A Kantar Media survey earlier this year among doctors practicing in the US found that as many as 84% of them were already using their smartphones for work-related purposes. 56% of the polled doctors were using tablets (the electronic kind!) and it’s fair to say many would be using both. A particularly interesting insight from the survey was what the doctors were using their devices for. The overwhelming number used the mobile for help in diagnosis – either tools for the purpose (73%) or apps or journals for clinical or drug reference (64%). This is, of course, not surprising – the primary concern of doctors has always been providing the highest quality care to their patients and they have historically also been accustomed to checking back with specialised reference material when faced with tricky questions.
Clearly this is a valid (& worthy) use of the power of mobility but is there an, even more, active role for the mobile in the life and work of doctors? We believe the answer is yes. When “Medical Economics” listed the top issues physicians would likely face in 2015 they put “Administrative burden” at the very top. An Easy Pay survey more or less agreed with 90% of the polled doctors saying “Financial Management” was among their top 3 headaches and 88% of them adding “Finding enough time to spend with patients” to that list. Doctors everywhere are being slowly but surely overwhelmed with issues related with running their business, records and financial management and paperwork in general. In fact, the “Practice Profitability Index” reported that in 2014 70% of physicians were spending more than 1 day each week on paperwork – time that they would much rather spend taking care of patients. So how can the mobile step up in helping hard-working physicians manage their practice better and more profitably?
With the increase in the use of Electronic Medical Records, there is a lot of information about the patients being treated that can be accessed from online databases (assuming one has the security clearance) through the mobile. This includes the detailed patient history of past visits to the current as well as other doctors, procedures they have undergone, allergies and other pre-existing conditions. This allows the doctor to get a much more comprehensive view of the patient and potentially could help them diagnose and prescribe better.
No more rooting around for paper files and struggling to queue up the file to reach the doctor’s table along with the patient on a return visit. The Mobile can be used effectively to tag the complaint and all discussions, diagnosis, prescriptions, test results and notes for future reference can be tied into the tag associated with the case. When the patient meets the doctor all that has to be done is to dig deeper into the patient’s EHR and the entire case history can be available for viewing.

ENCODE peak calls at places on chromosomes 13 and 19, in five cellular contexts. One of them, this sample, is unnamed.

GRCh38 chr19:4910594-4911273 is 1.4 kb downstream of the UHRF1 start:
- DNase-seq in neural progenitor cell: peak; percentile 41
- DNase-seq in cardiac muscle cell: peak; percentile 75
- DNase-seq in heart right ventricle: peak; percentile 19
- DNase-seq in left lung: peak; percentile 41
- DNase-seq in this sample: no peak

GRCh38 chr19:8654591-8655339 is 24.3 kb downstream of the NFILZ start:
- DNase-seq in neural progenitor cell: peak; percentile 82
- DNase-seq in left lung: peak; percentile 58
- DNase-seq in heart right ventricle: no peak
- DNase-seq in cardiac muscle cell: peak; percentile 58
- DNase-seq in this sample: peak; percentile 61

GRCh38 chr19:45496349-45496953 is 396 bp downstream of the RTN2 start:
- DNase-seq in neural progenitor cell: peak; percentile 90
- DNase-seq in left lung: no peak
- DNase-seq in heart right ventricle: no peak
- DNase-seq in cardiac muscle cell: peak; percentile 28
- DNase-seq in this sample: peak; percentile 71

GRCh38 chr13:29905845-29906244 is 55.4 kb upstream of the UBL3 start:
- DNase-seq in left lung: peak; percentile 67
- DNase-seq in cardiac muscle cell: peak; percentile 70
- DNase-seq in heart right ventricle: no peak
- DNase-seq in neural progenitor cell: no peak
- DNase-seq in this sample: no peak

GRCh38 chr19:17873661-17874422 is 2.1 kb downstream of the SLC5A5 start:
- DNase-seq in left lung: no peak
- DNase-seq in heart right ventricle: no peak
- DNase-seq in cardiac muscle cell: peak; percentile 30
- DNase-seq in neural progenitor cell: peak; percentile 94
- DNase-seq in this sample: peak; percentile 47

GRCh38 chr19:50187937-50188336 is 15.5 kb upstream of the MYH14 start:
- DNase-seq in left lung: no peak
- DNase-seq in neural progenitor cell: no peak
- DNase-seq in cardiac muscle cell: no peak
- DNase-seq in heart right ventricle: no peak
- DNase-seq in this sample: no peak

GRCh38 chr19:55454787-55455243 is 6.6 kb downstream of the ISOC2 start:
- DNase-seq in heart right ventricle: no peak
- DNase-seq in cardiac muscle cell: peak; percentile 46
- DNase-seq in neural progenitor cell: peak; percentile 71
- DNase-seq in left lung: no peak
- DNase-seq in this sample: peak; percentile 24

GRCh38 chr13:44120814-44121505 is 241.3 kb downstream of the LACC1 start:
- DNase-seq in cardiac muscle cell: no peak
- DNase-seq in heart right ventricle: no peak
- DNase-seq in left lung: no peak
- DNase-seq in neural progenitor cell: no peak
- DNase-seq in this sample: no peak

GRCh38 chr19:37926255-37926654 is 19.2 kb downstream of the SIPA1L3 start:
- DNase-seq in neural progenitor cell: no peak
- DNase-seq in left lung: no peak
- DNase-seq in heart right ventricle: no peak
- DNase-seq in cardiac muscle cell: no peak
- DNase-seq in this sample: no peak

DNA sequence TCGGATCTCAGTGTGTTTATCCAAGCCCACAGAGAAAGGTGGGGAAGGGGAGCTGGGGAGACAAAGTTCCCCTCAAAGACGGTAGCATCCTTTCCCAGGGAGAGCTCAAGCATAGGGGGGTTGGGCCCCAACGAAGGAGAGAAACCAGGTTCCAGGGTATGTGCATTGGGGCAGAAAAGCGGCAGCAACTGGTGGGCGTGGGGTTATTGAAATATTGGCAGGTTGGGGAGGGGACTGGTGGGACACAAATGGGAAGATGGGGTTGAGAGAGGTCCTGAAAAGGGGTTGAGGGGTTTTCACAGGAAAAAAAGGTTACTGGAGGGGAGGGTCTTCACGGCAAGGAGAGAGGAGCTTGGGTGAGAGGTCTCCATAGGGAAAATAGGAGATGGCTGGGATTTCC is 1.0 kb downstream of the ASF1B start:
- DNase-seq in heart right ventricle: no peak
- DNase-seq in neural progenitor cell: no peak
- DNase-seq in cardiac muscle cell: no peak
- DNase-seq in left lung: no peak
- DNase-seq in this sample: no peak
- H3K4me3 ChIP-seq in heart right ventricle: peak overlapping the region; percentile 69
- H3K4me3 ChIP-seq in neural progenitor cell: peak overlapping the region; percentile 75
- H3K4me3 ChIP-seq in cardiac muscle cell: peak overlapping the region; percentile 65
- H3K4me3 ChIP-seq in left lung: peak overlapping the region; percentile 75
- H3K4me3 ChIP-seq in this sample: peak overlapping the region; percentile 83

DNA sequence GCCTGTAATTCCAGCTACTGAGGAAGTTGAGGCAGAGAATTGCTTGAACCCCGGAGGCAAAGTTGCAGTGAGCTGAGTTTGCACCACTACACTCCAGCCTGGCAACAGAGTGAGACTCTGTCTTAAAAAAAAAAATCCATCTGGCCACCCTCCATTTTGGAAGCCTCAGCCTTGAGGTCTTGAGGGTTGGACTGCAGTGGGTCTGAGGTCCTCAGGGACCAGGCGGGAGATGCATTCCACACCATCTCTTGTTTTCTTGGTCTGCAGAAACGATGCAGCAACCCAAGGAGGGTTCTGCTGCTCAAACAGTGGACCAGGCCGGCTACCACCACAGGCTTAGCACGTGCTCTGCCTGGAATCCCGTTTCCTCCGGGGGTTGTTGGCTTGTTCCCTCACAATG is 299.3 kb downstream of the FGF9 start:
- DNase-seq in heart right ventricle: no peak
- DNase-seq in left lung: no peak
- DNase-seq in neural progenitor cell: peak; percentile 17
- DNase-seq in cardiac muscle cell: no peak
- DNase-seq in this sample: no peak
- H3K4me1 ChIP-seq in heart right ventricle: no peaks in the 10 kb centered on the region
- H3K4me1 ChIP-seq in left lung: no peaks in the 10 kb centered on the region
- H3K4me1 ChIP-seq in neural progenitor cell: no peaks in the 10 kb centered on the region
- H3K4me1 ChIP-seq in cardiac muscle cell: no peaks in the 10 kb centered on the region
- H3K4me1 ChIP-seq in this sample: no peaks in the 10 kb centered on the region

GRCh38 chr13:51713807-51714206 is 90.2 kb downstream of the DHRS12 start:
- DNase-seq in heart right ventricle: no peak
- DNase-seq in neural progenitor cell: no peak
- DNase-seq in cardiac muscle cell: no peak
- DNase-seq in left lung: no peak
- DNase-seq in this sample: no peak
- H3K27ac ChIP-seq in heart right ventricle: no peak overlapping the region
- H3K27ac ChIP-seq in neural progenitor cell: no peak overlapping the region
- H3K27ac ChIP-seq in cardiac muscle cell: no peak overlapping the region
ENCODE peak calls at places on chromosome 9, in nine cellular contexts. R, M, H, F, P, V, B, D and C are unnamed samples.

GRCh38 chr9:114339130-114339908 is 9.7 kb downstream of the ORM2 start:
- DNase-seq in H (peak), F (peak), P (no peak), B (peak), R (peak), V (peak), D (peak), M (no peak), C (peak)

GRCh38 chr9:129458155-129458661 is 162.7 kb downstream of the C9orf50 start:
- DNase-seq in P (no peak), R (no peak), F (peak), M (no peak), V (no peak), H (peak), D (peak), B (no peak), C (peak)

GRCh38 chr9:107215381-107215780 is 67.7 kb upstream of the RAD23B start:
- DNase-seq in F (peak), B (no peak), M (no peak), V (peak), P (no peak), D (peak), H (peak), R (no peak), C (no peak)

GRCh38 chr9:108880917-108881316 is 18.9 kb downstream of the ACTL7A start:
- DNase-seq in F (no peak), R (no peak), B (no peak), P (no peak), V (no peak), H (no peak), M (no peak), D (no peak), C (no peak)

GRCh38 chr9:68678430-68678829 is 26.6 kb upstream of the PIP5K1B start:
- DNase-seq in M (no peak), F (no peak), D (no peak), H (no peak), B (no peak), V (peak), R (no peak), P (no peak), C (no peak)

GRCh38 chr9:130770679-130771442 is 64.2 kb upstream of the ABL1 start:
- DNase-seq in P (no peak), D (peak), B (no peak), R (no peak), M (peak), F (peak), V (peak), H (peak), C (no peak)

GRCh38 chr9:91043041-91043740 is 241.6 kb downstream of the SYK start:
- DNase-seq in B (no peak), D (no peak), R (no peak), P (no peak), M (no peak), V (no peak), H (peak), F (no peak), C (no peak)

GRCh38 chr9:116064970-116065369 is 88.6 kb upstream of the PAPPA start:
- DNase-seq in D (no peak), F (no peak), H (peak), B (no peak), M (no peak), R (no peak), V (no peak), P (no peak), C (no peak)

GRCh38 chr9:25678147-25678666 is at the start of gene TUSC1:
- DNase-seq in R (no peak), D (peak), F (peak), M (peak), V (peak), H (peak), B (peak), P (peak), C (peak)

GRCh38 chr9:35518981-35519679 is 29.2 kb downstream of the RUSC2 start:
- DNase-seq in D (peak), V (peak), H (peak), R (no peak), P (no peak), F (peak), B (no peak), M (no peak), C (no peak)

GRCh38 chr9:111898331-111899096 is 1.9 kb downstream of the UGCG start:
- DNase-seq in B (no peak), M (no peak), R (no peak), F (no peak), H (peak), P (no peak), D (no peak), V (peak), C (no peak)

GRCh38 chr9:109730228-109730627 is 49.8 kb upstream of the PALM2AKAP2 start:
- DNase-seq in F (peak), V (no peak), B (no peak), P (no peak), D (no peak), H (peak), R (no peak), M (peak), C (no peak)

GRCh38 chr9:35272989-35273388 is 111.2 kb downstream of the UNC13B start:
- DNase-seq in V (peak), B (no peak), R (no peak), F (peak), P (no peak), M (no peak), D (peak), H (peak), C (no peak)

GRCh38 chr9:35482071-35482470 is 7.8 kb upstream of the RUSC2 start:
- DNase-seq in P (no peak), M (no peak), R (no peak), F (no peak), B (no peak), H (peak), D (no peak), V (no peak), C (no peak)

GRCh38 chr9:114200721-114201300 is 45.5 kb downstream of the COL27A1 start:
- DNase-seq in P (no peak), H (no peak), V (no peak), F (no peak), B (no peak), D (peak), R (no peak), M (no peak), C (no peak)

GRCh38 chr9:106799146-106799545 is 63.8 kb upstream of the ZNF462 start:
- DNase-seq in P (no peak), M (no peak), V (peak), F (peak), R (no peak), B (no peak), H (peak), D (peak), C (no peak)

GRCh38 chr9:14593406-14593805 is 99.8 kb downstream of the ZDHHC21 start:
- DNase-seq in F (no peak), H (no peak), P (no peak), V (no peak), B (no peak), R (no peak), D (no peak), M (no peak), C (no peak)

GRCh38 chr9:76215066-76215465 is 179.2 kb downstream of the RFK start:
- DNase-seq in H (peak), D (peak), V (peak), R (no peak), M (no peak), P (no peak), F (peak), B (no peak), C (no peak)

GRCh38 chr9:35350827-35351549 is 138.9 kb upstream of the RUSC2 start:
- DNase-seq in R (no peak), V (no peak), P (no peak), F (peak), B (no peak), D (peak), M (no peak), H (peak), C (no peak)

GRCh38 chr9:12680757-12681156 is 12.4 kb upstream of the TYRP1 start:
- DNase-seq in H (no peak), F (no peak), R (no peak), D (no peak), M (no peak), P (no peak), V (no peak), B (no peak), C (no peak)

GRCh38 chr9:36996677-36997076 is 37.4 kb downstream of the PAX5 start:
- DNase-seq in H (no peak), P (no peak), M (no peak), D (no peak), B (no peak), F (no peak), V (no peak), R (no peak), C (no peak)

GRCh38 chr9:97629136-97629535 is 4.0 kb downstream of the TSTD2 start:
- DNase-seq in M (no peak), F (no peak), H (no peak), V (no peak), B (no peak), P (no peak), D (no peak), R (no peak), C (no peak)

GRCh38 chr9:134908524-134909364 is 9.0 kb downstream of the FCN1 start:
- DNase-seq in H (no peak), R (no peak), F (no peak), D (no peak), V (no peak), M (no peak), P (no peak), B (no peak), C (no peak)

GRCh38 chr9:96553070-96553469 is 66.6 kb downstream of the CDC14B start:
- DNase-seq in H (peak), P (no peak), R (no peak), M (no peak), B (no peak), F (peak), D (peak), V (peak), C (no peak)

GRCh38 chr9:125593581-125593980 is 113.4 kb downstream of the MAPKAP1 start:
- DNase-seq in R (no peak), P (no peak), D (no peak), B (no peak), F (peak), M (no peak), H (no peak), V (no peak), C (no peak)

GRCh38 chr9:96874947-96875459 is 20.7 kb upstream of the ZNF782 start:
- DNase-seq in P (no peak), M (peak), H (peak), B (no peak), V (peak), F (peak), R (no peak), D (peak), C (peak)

This seems to be one of those perennial bugbears for small and medium practices. Scheduling appointments, matching with the calendar of the doctor’s in the practice, trying to maintain continuity in case of repeat patient visits, sending reminders and logging confirmations for the appointments – these are all effort-intensive administrative tasks that take up a lot of time when done manually. Mobile apps and tools can take this burden quite easily and automate much of the headache out of this process.
Billing & Financial Management
This is not just a question of making sure bills are raised on time and payments received from the patients and logged. Much of the healthcare cost today is borne by the large payers, insurance companies, the VA and so on. Any slack on the part of the doctor or the practice in billing could lead to cash flow issues and possible financial hardship. Then there is the compliance and audit requirement to consider – many doctors and small practices are not familiar with what the rules are and how they work. This is where a good mobile based financial management app or tool can play a key role. The money still has to be collected, but at least, there are easier ways to know exactly what has to be billed, how it is to recorded, how much money has been collected and perhaps most critically how much money is yet to come in.
The doctor functions as one part of an eco-system with multiple players who all have inputs into the care the patient receives. There may be a need for specific tests in diagnostic labs, referrals to specialists, drugs to be procured and administered and perhaps specialised care to be provided to immobile patients in their home. There are clinical as well as commercial considerations tied up with each of these conversations and keeping track of them can be made much easier if all the players are part of a unified healthcare platform or eco-system. Mobile based solutions today are already setting out to make much of this possible.
The mobile and more specifically the smartphone is being used by most people and doctors in so many other facets of their life and this seems to be easing the pain of adoption. Jonathan Linkous, the CEO of the American Telemedicine Association put it quite well recently, “A mobile device is not necessarily a healthcare device, it can be anything that people use for communicating, and then it can also be used for healthcare, and that’s why it’s been very useful. You’re not always having to invent new technology, or always having to invent new ways of connecting people, you’re just adding on to technology that’s already been deployed.” So when you next hear that a “Doctor is on call” it could mean she’s on the mobile.